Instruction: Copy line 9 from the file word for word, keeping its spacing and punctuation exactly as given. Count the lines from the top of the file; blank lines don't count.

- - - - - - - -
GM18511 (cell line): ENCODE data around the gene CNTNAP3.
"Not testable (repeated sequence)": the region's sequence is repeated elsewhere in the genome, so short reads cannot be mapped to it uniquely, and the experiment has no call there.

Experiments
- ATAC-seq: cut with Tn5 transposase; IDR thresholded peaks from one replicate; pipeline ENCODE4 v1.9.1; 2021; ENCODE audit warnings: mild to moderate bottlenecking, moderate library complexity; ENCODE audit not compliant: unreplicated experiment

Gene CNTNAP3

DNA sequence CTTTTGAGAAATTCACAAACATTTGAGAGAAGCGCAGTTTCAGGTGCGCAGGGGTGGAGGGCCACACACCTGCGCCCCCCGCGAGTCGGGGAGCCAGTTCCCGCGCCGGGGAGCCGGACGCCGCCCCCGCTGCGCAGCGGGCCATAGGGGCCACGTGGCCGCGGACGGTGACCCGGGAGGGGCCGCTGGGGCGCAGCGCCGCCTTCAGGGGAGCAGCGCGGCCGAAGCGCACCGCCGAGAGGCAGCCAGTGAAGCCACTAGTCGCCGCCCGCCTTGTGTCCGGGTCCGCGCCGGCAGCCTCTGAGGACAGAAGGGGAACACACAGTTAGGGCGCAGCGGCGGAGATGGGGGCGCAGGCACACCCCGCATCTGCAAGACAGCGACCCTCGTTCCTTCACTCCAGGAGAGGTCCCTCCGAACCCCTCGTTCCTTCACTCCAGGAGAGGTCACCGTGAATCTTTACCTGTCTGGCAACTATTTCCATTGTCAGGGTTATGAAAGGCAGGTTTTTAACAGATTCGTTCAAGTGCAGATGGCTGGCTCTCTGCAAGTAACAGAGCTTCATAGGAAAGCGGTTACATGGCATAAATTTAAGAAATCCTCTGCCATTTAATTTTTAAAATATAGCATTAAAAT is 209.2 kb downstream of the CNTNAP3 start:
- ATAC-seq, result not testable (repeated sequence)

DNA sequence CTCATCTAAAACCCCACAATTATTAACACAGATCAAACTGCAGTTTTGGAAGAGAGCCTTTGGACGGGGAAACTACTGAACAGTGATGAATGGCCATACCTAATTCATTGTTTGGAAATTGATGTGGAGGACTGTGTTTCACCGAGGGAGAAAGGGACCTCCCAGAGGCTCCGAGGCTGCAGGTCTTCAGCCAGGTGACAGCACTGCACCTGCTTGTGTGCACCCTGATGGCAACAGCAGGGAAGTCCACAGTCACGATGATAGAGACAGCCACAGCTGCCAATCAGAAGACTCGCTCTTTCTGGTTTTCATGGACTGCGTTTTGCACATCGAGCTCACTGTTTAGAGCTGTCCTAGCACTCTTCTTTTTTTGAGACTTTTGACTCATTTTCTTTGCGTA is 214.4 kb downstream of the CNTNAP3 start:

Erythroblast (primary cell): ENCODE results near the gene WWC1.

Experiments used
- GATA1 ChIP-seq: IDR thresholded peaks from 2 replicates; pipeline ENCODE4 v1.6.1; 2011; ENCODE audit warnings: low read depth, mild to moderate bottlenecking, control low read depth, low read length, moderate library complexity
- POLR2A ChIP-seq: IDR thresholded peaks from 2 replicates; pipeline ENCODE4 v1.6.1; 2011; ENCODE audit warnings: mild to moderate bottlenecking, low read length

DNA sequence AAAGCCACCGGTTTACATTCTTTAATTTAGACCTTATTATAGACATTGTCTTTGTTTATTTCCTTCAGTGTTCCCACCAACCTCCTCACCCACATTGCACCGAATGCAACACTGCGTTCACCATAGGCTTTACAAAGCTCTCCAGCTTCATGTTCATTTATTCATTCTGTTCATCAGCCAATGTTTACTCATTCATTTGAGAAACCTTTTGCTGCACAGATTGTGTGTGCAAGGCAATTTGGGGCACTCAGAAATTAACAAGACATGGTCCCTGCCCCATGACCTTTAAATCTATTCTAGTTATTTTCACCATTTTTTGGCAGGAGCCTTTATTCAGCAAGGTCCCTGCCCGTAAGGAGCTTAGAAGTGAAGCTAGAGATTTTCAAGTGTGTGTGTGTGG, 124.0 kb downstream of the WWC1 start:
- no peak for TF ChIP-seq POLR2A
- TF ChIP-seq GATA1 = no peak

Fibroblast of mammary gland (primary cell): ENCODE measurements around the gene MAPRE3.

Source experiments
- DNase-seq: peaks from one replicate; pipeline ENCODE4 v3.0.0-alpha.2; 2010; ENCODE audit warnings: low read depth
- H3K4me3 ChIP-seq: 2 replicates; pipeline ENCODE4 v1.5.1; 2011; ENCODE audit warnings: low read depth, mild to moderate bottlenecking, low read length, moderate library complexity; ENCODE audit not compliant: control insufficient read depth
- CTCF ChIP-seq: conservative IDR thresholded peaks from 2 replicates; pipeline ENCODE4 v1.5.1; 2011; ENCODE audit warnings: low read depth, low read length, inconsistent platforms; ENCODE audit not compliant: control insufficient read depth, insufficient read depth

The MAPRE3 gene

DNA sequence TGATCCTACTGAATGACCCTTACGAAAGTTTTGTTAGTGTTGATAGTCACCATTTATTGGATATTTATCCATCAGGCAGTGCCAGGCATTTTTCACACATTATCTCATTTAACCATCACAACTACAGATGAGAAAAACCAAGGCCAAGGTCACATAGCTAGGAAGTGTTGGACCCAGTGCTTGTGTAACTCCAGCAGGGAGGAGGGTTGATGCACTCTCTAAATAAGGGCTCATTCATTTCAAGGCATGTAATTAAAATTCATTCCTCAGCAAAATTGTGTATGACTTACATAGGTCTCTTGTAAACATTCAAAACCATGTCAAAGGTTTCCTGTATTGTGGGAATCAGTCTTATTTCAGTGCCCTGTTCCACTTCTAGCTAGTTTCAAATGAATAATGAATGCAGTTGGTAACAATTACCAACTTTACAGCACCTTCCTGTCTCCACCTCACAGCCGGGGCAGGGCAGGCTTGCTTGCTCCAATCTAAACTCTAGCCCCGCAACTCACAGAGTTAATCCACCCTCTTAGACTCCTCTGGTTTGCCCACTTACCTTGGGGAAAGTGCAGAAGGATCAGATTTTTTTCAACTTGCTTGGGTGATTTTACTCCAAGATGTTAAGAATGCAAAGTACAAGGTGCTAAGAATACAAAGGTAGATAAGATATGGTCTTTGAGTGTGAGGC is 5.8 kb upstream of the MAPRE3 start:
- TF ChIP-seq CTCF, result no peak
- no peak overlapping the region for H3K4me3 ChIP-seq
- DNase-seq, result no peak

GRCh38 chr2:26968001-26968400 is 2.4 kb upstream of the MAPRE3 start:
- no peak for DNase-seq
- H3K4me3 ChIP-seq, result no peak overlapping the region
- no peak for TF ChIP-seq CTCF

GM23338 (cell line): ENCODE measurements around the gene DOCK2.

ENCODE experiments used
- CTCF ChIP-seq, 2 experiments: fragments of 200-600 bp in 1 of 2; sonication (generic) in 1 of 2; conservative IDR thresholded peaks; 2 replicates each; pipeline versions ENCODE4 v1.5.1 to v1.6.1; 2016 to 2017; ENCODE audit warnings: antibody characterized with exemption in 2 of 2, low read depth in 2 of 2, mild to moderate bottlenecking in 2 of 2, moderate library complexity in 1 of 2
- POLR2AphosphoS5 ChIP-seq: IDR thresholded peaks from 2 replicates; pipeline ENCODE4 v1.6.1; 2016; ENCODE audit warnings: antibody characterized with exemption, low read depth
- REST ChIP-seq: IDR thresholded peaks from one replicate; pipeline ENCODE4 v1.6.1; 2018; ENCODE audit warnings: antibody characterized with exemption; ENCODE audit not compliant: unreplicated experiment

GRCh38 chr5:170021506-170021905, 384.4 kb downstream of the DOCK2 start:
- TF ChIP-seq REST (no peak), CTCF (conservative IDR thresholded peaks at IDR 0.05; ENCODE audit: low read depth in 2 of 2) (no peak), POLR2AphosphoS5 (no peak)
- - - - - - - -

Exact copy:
Erythroblast (primary cell): ENCODE results near the gene WWC1.